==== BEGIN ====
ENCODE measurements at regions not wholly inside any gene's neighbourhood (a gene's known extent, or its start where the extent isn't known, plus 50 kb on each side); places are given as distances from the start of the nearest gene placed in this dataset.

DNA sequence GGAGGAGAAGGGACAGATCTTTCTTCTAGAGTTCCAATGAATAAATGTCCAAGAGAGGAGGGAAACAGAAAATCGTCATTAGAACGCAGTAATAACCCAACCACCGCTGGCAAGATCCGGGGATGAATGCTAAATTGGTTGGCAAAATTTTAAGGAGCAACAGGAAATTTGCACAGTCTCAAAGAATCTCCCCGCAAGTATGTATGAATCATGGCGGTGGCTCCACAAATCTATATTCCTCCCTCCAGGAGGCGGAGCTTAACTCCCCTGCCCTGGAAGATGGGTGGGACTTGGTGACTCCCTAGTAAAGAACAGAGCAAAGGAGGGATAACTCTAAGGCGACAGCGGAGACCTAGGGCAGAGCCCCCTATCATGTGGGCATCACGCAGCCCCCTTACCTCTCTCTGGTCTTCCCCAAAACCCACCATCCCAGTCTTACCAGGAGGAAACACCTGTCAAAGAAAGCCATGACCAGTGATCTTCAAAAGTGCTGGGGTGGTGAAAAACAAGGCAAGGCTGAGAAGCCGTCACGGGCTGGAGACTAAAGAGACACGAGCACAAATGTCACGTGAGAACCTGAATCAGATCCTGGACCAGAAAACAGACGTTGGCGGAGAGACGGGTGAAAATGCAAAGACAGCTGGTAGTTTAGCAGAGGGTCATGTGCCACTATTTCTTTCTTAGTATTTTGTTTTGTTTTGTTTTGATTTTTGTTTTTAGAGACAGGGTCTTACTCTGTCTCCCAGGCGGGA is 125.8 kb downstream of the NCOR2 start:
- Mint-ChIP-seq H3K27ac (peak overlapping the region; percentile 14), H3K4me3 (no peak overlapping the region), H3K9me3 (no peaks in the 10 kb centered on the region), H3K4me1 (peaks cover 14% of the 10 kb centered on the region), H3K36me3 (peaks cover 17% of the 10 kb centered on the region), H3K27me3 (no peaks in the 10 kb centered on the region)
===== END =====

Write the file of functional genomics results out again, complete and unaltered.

ENCODE measurements at regions not wholly inside any gene's neighbourhood (a gene's known extent, or its start where the extent isn't known, plus 50 kb on each side); places are given as distances from the start of the nearest gene placed in this dataset.

DNA sequence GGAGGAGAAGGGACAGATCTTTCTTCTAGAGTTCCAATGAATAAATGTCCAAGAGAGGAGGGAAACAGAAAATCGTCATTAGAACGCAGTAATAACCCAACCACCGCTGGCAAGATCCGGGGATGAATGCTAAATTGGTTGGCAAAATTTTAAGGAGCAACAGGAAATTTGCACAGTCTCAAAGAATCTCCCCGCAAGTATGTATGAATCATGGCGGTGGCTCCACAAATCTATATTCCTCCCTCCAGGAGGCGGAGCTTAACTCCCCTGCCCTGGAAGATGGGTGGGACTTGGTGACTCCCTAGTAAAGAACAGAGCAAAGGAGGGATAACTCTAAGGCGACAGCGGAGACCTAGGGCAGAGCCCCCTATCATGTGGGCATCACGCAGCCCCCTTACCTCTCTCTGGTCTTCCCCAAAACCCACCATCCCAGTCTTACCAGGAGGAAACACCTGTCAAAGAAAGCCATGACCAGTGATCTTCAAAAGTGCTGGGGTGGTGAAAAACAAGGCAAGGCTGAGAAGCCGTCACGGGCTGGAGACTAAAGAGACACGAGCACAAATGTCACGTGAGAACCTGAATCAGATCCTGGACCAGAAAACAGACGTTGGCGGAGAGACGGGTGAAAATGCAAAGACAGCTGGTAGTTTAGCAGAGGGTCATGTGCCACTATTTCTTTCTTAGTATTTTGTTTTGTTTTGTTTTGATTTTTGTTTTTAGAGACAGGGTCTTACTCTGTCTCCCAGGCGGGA is 125.8 kb downstream of the NCOR2 start:
- Mint-ChIP-seq H3K27ac (peak overlapping the region; percentile 14), H3K4me3 (no peak overlapping the region), H3K9me3 (no peaks in the 10 kb centered on the region), H3K4me1 (peaks cover 14% of the 10 kb centered on the region), H3K36me3 (peaks cover 17% of the 10 kb centered on the region), H3K27me3 (no peaks in the 10 kb centered on the region)